Where did all these people come from? I wondered during my last trip to the Mandarin Hide. Not just because it was packed at 10 p.m. on a Thursday night, but because this is a bar that specializes in cocktails — good ones. It's not a swanky nightclub or an "ultra lounge" where you expect a lot of people to show up on any given night. It's just a place that serves a variety of classic and original cocktails four nights a week.
So what gives?
If you haven't yet caught the buzz, the Mandarin Hide recently opened next to Mastry's in downtown St. Pete, promising to bring vintage mixology and a classic atmosphere to the city's cocktail scene. You may be wondering what scene I'm referring to, and up until recently, I'd have to agree with your cynicism. But judging by the popularity of the Mandarin Hide, it looks like there is indeed a demand for quality cocktails.
Sure, if you take a look around, you'll see one or two domestic light beers resting in the hands of indifferent patrons, but you're far more likely to see folks sipping on Sazeracs, French 75s, Sidecars and Bellinis. And I'm sure that a lot of the bar's popularity has to do with the popularity itself, as people tend to gravitate to places where they know a lot of other people will be.
Whatever the reason for the ever-present crowd at the Mandarin Hide, it looks like St. Pete could be becoming a place where the classic cocktail isn't simply relegated to the mildly irritating enthusiast, forever reminding patient bartenders of the proper garnish for a Negroni.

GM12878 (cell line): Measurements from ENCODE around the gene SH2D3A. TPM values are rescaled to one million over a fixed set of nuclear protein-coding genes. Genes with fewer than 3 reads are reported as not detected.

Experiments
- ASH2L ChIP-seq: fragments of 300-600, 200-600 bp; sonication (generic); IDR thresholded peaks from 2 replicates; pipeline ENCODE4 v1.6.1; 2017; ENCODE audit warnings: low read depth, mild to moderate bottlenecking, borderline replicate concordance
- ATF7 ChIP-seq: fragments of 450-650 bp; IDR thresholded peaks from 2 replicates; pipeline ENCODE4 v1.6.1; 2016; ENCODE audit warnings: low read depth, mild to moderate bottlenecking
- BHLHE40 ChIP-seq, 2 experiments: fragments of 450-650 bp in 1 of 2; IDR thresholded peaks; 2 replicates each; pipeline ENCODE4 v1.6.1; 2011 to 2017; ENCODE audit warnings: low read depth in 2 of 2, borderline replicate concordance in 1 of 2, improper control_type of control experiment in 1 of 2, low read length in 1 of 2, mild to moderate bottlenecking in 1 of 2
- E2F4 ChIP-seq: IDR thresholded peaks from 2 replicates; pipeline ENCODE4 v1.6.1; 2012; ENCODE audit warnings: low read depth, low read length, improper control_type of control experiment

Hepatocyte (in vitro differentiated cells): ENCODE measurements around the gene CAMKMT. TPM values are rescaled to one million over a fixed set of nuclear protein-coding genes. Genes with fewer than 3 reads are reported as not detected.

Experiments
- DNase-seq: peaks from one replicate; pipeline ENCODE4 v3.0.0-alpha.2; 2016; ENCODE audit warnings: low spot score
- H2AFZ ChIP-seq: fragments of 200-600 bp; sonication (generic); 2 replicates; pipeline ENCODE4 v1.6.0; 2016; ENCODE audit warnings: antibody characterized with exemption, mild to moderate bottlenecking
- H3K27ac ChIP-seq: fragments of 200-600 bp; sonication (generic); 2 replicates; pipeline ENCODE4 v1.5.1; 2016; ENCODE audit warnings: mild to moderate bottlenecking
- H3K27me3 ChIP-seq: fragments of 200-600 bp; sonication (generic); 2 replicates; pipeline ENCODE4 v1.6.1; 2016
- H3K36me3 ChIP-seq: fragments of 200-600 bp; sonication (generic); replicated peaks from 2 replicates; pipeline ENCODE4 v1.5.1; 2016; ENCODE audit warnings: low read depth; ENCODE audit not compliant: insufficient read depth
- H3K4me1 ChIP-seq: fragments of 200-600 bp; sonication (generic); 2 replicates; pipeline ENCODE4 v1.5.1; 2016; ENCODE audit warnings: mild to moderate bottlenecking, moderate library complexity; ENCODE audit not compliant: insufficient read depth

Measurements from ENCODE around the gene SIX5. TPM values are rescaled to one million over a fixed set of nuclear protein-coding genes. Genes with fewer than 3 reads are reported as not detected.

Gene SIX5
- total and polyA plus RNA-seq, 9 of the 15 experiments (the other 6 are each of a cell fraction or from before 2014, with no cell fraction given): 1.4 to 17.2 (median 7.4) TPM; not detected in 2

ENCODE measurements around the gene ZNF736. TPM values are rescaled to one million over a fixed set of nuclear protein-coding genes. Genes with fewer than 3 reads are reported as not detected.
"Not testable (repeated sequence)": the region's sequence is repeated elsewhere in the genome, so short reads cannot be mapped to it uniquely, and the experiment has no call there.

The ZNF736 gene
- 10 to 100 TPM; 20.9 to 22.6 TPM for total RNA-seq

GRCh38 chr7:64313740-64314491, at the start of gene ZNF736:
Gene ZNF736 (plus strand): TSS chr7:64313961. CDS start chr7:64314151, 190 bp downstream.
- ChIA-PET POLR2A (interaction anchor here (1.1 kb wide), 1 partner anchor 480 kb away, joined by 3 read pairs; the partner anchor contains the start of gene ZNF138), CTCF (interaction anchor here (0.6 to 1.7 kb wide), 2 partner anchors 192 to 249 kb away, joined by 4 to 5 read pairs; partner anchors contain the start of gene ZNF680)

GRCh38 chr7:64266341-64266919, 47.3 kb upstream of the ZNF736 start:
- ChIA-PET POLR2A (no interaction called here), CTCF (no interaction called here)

Part of the appeal of the Mandarin Hide clearly lies in its atmosphere. The bar is smartly decorated in deep, rich colors, and the lighting is just bright enough to promote reasonable visibility. Antler-shaped chandeliers illuminate the back end of the bar, where an antique door has been made into a large table. The bar itself runs the length of the space, backed by a large selection of various spirits and liqueurs, leaning mostly toward the premium. I often say that the first sign of a quality bar is its whisky selection, and this bar is certainly no slouch.
The Mandarin Hide serves wine and beer, including some good craft varieties, but the focus is very much on cocktails. A short cocktail list is littered with a nicely balanced mix of drinks, ranging from Prohibition-era creations to modern dessert cocktails.
The bar has several signature drinks, such as the popular Tito's Blind Pig, which beefs up a simple vodka soda with cucumber and jalapeño pepper — and yes, it's good. While many similar cocktail lounges focus on Prohibition-era cocktails, the Mandarin Hide also serves a few classics that weren't around in the 1920s, such as the Dark 'n' Stormy or the Moscow Mule, served in its traditional copper mug.
Fans of the classic cocktail have long lamented the absence of places in the area to enjoy such libations. If the Mandarin Hide is any indication, it seems like public interest might finally be high enough to sustain a cocktail lounge, even in a city where the average citizen rarely ventures beyond Cape Cods or rum and Coke.
Even now, I'm hearing about a new lounge that has opened up only a block away. Time will tell if St. Petersburg will actually become a haven for the cocktail enthusiast, but for now, the Mandarin Hide is a pretty good place to start.